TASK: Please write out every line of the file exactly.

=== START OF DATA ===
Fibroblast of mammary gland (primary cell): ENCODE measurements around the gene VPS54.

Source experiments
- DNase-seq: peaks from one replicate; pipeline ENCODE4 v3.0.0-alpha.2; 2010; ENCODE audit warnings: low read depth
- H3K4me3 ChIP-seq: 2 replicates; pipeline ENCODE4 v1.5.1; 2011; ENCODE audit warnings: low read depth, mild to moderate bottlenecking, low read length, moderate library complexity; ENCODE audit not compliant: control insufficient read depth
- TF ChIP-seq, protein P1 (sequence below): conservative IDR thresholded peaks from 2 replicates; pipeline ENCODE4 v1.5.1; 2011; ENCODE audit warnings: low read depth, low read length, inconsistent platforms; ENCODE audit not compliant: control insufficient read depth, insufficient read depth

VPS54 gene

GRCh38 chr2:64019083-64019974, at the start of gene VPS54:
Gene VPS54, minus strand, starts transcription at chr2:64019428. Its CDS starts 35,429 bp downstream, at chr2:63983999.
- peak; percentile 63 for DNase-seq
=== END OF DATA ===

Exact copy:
Fibroblast of mammary gland (primary cell): ENCODE measurements around the gene VPS54.

Source experiments
- DNase-seq: peaks from one replicate; pipeline ENCODE4 v3.0.0-alpha.2; 2010; ENCODE audit warnings: low read depth
- H3K4me3 ChIP-seq: 2 replicates; pipeline ENCODE4 v1.5.1; 2011; ENCODE audit warnings: low read depth, mild to moderate bottlenecking, low read length, moderate library complexity; ENCODE audit not compliant: control insufficient read depth
- TF ChIP-seq, protein P1 (sequence below): conservative IDR thresholded peaks from 2 replicates; pipeline ENCODE4 v1.5.1; 2011; ENCODE audit warnings: low read depth, low read length, inconsistent platforms; ENCODE audit not compliant: control insufficient read depth, insufficient read depth

VPS54 gene

GRCh38 chr2:64019083-64019974, at the start of gene VPS54:
Gene VPS54, minus strand, starts transcription at chr2:64019428. Its CDS starts 35,429 bp downstream, at chr2:63983999.
- peak; percentile 63 for DNase-seq